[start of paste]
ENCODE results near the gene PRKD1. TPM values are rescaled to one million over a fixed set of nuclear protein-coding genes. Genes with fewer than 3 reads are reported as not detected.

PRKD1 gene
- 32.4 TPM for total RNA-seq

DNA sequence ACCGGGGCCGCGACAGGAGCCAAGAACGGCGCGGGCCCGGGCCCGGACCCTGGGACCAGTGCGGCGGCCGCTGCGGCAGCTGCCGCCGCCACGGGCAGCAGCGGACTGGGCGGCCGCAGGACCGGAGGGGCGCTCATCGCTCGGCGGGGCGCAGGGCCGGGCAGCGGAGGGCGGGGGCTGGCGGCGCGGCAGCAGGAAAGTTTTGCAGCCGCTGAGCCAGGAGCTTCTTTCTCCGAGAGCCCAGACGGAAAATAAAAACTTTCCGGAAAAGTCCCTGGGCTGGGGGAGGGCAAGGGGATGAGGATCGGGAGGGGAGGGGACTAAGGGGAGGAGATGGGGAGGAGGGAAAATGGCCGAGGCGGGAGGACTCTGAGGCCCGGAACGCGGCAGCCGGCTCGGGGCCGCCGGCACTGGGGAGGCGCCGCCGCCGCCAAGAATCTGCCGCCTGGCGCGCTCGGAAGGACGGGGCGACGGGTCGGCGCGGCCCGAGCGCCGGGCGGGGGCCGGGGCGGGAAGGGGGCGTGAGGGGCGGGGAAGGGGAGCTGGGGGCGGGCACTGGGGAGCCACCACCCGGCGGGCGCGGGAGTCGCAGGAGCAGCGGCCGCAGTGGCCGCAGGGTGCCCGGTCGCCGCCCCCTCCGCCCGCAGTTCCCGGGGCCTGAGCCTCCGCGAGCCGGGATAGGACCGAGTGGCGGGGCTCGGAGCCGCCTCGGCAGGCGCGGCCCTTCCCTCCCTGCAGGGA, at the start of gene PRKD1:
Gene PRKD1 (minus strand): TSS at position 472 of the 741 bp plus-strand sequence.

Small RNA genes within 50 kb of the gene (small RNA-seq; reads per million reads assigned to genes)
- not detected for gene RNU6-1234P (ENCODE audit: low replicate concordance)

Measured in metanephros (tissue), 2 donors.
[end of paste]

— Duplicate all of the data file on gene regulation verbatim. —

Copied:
ENCODE results near the gene PRKD1. TPM values are rescaled to one million over a fixed set of nuclear protein-coding genes. Genes with fewer than 3 reads are reported as not detected.

PRKD1 gene
- 32.4 TPM for total RNA-seq

DNA sequence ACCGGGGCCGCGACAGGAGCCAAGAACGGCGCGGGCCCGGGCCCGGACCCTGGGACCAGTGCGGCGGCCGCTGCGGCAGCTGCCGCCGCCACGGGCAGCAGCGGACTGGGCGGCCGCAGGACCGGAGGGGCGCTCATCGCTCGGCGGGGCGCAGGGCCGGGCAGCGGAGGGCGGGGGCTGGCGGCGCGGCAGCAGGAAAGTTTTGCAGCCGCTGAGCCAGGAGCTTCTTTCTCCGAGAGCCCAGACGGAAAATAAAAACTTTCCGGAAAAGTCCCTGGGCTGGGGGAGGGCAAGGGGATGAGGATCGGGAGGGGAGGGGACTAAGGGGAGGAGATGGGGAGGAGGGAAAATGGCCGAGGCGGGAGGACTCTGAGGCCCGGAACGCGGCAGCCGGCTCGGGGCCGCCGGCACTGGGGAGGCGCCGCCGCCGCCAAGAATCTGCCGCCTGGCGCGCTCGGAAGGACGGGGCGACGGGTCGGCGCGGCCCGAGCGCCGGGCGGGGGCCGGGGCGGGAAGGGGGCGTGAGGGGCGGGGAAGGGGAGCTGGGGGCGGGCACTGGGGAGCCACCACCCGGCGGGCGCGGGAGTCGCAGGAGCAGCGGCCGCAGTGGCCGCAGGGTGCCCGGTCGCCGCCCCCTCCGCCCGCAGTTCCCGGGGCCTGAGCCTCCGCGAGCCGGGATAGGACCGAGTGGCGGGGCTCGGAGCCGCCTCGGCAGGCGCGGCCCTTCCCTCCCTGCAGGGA, at the start of gene PRKD1:
Gene PRKD1 (minus strand): TSS at position 472 of the 741 bp plus-strand sequence.

Small RNA genes within 50 kb of the gene (small RNA-seq; reads per million reads assigned to genes)
- not detected for gene RNU6-1234P (ENCODE audit: low replicate concordance)

Measured in metanephros (tissue), 2 donors.